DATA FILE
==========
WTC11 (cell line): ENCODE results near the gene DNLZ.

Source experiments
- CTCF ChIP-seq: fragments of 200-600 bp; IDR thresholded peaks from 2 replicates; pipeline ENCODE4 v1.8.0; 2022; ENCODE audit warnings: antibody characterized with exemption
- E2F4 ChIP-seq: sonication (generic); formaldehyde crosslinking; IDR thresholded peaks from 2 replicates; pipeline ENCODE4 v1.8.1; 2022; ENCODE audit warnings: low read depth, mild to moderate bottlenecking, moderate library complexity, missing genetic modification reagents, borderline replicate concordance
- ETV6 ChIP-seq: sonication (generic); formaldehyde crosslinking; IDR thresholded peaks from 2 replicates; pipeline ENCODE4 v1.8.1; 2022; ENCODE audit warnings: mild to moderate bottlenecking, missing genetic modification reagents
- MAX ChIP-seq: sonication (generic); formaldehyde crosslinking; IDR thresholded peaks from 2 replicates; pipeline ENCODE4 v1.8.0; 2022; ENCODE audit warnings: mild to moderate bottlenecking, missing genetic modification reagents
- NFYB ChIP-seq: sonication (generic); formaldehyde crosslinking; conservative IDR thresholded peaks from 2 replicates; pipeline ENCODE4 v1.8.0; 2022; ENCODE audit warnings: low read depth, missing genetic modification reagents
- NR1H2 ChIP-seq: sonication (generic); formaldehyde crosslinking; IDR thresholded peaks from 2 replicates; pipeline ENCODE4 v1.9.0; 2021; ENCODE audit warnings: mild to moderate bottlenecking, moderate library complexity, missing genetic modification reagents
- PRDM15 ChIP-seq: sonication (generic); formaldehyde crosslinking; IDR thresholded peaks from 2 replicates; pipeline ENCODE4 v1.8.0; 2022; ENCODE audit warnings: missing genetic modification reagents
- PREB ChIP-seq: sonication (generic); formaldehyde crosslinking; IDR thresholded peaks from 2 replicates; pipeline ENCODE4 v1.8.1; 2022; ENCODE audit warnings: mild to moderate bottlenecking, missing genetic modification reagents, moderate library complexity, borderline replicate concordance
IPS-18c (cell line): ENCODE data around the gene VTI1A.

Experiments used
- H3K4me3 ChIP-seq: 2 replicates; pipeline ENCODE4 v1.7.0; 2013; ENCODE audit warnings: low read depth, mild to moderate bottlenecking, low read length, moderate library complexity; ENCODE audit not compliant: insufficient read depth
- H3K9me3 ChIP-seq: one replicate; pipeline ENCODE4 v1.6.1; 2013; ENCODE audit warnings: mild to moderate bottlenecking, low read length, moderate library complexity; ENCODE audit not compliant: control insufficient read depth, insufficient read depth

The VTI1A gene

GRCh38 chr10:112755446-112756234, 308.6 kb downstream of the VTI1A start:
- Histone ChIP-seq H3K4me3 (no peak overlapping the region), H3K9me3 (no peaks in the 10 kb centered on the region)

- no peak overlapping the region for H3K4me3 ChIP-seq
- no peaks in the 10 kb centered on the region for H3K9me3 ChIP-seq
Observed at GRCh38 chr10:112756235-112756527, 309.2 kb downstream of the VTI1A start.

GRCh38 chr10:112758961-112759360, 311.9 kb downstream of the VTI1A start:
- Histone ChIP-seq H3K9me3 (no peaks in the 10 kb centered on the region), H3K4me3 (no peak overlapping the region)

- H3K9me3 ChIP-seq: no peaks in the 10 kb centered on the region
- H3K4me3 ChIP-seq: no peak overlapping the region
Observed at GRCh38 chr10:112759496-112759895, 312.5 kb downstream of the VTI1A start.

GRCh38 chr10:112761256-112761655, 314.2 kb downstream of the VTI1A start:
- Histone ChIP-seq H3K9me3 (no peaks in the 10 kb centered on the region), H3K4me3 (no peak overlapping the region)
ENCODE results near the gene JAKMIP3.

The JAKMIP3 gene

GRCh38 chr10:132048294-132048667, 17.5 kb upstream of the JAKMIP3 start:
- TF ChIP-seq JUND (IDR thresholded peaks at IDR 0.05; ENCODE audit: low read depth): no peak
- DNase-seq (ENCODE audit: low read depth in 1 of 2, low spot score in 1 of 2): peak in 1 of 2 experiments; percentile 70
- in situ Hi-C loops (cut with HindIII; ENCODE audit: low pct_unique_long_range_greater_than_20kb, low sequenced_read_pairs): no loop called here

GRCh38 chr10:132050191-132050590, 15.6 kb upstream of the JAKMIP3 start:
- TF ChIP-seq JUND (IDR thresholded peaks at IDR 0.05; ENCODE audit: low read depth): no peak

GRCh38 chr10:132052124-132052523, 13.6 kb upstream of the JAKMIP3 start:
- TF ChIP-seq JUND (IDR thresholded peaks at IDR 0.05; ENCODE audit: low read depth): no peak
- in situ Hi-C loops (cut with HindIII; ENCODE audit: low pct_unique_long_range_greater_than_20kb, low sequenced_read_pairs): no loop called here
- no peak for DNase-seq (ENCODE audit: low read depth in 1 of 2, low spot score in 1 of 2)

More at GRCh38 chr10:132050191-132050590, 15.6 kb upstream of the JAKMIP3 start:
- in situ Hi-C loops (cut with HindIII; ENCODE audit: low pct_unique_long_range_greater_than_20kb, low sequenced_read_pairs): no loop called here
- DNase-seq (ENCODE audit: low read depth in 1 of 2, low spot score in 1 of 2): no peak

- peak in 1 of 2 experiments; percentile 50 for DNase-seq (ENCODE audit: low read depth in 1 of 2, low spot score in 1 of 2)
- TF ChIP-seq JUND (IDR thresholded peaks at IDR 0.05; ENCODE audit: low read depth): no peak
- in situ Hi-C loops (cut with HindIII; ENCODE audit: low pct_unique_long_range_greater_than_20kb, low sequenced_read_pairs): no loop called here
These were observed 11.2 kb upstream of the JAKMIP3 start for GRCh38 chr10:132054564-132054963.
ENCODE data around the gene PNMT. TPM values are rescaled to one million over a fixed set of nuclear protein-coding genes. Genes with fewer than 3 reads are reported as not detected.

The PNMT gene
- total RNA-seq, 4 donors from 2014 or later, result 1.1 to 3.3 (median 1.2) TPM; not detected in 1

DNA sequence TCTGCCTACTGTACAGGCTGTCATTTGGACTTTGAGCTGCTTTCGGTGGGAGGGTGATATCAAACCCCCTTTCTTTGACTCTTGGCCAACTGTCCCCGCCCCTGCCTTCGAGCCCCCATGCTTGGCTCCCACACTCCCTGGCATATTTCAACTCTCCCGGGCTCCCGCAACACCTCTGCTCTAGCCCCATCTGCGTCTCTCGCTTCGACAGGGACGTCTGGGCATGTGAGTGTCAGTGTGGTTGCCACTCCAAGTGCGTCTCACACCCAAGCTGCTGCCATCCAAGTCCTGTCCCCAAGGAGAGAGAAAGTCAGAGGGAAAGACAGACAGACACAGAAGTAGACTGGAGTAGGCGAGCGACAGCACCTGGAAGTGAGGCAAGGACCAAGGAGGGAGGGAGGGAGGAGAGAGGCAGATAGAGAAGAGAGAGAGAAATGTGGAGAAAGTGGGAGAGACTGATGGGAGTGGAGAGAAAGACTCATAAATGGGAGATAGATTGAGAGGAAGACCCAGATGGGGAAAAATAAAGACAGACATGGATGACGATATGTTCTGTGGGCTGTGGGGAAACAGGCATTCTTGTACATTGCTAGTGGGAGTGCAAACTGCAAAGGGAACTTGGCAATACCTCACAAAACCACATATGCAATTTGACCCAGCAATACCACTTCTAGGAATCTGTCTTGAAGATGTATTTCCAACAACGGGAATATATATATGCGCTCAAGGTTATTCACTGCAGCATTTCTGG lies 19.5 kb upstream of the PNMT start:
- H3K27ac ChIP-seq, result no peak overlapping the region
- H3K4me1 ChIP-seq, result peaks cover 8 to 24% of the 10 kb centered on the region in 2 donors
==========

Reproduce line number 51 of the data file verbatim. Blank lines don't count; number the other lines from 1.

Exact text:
- H3K27ac ChIP-seq, result no peak overlapping the region